School Counseling » College and Career Development / Support

College and Career Development / Support

Whether you’re searching for a new career, finishing your high school diploma or exploring your options, Job Corps can provide you with FREE training to jump-start your future. Visit their website to apply:
To learn more, click this presentation:


Not all colleges are created equal and not every college will have the program you want! We highly encourage all students to use the BigFuture tool, created by The College Board, to explore the thousands of colleges across the United States (and even some abroad). BigFuture helps you filter through college options based on features that matter to you – what majors a college offers, what colleges are within a specific state, how expensive a college is, and even what kind of sports teams a college has!


Explore the BigFuture tool here.

College Visits:
East Pennsboro Area High School believes it is imperative that students visit prospective colleges or trade schools in order to help them determine the schooling of their choice. With this thought in mind, we grant Seniors and Juniors three (3) excused days per year for post-secondary school visitations, if documented with proper signatures. We require that school admission personnel complete this verification form.
Job Shadowing:
The best way to learn about a job is through watching someone work one! East Pennsboro Area High School believes that the job shadowing experience is an important component of all students. We believe that all students should graduate from High School with an action plan designed to help them achieve their career and personal goals. To make sound, informed decisions, students need to explore careers of interest to them. The Job Shadowing Program provides a structured format in which students can investigate their career choices and engage in meaningful dialogue about their goals with their mentors.
Bring this form with you during your College Visit and/or Job Shadow and submit it to the main office upon returning to school.


There are several different ways that colleges admit students each year and while the differences may not sound like that big of a deal, they can make all the difference between getting in or not.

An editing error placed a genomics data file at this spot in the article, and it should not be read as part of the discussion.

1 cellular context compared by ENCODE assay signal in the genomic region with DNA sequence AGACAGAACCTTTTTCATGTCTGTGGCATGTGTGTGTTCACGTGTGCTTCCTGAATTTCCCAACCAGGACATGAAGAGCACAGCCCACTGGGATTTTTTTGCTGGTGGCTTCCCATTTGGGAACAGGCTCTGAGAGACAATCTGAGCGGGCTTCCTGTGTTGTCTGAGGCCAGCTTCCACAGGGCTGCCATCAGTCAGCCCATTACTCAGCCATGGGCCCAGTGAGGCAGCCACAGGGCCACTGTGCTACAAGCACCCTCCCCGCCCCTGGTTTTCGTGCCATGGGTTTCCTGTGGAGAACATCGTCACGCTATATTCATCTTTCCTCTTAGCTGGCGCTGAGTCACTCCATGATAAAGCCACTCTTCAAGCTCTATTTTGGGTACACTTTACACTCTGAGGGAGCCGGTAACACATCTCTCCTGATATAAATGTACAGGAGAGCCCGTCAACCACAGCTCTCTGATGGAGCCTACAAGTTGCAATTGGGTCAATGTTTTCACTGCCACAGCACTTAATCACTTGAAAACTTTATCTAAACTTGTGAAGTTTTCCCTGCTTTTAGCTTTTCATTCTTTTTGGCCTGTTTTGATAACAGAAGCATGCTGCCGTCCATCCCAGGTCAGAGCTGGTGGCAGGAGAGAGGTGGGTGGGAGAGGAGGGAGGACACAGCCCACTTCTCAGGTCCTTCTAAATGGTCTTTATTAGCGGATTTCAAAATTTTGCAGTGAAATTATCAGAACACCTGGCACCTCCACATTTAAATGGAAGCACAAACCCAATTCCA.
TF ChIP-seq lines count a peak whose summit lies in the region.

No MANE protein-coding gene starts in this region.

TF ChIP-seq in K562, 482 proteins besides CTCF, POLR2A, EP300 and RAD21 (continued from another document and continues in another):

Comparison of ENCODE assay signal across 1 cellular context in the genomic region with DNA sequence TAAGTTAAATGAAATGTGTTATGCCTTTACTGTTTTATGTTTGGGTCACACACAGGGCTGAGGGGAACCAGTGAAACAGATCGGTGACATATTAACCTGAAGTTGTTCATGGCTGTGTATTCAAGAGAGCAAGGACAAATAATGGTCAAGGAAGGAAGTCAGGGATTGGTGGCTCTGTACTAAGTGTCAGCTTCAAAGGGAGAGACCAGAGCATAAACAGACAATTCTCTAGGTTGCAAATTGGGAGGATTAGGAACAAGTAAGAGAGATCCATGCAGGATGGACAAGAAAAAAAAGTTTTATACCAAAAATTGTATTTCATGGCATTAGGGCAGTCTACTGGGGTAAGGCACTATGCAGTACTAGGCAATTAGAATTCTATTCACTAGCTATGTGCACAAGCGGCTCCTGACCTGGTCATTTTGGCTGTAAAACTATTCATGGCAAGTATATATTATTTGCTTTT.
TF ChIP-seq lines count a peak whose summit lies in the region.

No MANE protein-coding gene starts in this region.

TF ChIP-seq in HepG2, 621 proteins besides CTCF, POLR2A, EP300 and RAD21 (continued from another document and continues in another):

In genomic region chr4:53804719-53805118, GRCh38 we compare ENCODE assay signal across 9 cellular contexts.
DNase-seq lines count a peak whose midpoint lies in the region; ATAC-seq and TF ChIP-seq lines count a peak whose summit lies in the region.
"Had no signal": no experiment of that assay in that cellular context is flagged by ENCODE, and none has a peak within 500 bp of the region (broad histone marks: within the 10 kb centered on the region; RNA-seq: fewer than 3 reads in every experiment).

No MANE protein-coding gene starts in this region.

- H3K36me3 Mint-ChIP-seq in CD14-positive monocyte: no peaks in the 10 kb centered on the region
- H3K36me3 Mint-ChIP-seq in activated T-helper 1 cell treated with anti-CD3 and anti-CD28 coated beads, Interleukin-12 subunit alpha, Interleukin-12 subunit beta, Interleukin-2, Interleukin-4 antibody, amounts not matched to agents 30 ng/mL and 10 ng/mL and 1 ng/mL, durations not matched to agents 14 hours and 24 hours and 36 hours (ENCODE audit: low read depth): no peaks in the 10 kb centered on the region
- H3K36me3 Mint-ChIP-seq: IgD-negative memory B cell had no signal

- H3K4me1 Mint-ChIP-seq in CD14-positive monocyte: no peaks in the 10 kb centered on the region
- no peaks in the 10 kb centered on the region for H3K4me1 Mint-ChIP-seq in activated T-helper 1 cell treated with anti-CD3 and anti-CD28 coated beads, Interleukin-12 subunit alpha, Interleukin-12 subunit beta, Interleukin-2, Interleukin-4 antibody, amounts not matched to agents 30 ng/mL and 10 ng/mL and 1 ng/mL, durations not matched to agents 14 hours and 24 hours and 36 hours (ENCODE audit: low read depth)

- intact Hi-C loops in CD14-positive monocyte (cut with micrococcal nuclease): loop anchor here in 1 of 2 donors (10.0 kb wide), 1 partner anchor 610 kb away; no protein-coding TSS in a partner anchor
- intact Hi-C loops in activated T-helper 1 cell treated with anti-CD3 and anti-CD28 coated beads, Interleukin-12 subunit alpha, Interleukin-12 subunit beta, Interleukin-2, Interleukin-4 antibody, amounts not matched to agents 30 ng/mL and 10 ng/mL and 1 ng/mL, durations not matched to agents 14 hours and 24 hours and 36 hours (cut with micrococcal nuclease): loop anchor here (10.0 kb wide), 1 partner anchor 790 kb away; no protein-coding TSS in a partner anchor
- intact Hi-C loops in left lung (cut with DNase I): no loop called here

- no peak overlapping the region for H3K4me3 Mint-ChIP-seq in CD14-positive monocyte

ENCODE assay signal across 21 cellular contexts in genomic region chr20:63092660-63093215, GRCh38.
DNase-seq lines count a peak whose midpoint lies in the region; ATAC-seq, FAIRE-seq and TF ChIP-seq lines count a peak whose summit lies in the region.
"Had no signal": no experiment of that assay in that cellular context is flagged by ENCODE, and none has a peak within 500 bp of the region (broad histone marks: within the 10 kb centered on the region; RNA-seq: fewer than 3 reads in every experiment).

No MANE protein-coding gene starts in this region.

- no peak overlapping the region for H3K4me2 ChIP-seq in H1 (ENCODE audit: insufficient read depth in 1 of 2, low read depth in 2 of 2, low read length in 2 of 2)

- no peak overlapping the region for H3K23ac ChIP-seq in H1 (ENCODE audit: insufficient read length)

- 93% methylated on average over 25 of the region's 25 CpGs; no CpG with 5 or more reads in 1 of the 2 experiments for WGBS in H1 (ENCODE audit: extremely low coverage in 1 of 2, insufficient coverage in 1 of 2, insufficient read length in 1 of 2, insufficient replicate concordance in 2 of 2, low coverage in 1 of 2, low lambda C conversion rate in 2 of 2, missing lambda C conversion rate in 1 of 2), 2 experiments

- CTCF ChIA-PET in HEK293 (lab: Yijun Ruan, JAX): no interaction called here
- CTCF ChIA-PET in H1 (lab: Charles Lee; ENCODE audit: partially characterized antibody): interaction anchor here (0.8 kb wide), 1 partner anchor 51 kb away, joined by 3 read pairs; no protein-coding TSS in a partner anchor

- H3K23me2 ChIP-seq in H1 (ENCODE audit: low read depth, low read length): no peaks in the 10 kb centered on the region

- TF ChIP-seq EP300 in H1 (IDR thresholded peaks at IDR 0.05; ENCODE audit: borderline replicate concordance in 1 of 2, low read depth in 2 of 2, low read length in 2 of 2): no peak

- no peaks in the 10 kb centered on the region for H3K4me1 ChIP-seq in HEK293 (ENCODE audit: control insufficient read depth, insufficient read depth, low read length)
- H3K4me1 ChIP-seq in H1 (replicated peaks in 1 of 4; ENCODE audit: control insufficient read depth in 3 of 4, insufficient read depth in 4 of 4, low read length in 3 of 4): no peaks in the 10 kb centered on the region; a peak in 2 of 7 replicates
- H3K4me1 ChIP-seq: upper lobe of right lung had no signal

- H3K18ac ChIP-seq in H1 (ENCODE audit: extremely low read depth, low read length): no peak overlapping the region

Regular Admissions: 


All colleges have a deadline by which they need to have applications submitted. All applications are reviewed at the same time and most students who meet the college’s requirement are accepted. This deadline typically occurs in January or February.


Rolling Admissions: 


It is to a student’s advantage to apply early in the senior year for schools with a rolling admissions policy. These colleges accept students who meet their admissions criteria as the applications are received. There is no hard deadline - but the earlier, the better.


Early Action: 


Some colleges allow students to apply early, usually in October or November, wherein they are notified about admission in mid-December or January. Unlike Early Decision, this admission option is not binding. This is a good option for students who are highly interested in a particular school, as the applicant pool is smaller for Early Action applicants; however, you do not have to attend if you are accepted. 


Early Decision: 


Students who are very sure of the school they want to attend may complete an early decision application. Students are usually notified of early decision acceptance by December. Early decision plans are binding, requiring a student to attend if they are accepted.

Most colleges will want to see your scores on either the SAT or the ACT when you apply. Most students take these exams during the spring of their junior year or the fall of their senior year. We offer the Preliminary SAT (PSAT) to sophomores (for practice) and to juniors each fall, which helps prepare students for the SAT. The PSAT is also linked to several scholarship opportunities, so sign up in the Counseling Office as soon as you hear about it each year!